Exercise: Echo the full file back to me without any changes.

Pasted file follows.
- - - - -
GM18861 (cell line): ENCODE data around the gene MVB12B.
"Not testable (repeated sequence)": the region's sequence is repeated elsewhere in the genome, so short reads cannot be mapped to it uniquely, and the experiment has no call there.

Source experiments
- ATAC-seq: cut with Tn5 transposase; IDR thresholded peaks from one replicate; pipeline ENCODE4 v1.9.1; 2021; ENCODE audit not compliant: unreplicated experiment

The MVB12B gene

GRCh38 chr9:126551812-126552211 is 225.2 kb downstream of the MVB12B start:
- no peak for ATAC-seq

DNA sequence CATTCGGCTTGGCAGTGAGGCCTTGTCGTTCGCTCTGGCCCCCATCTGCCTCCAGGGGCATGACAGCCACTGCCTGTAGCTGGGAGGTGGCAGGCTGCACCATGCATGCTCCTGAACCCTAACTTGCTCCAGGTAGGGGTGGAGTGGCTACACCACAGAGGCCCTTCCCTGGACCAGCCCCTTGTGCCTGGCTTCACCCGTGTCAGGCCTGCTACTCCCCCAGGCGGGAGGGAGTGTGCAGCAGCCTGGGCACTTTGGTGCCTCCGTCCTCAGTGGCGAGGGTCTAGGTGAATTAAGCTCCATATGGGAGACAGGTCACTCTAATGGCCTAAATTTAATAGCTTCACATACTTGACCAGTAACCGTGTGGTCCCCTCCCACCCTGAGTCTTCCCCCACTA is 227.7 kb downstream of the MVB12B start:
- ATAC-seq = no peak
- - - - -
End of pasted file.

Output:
GM18861 (cell line): ENCODE data around the gene MVB12B.
"Not testable (repeated sequence)": the region's sequence is repeated elsewhere in the genome, so short reads cannot be mapped to it uniquely, and the experiment has no call there.

Source experiments
- ATAC-seq: cut with Tn5 transposase; IDR thresholded peaks from one replicate; pipeline ENCODE4 v1.9.1; 2021; ENCODE audit not compliant: unreplicated experiment

The MVB12B gene

GRCh38 chr9:126551812-126552211 is 225.2 kb downstream of the MVB12B start:
- no peak for ATAC-seq

DNA sequence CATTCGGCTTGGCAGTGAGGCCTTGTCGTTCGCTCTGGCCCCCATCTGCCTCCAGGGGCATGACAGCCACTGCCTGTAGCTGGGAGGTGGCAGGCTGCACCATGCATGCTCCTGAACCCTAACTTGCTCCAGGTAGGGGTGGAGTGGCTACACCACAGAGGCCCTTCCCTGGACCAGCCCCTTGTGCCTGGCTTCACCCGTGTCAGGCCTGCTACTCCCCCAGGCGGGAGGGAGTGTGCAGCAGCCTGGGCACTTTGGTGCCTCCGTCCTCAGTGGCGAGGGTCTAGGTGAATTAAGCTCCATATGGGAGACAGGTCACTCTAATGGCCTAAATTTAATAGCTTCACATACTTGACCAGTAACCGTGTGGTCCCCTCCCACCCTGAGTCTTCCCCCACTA is 227.7 kb downstream of the MVB12B start:
- ATAC-seq = no peak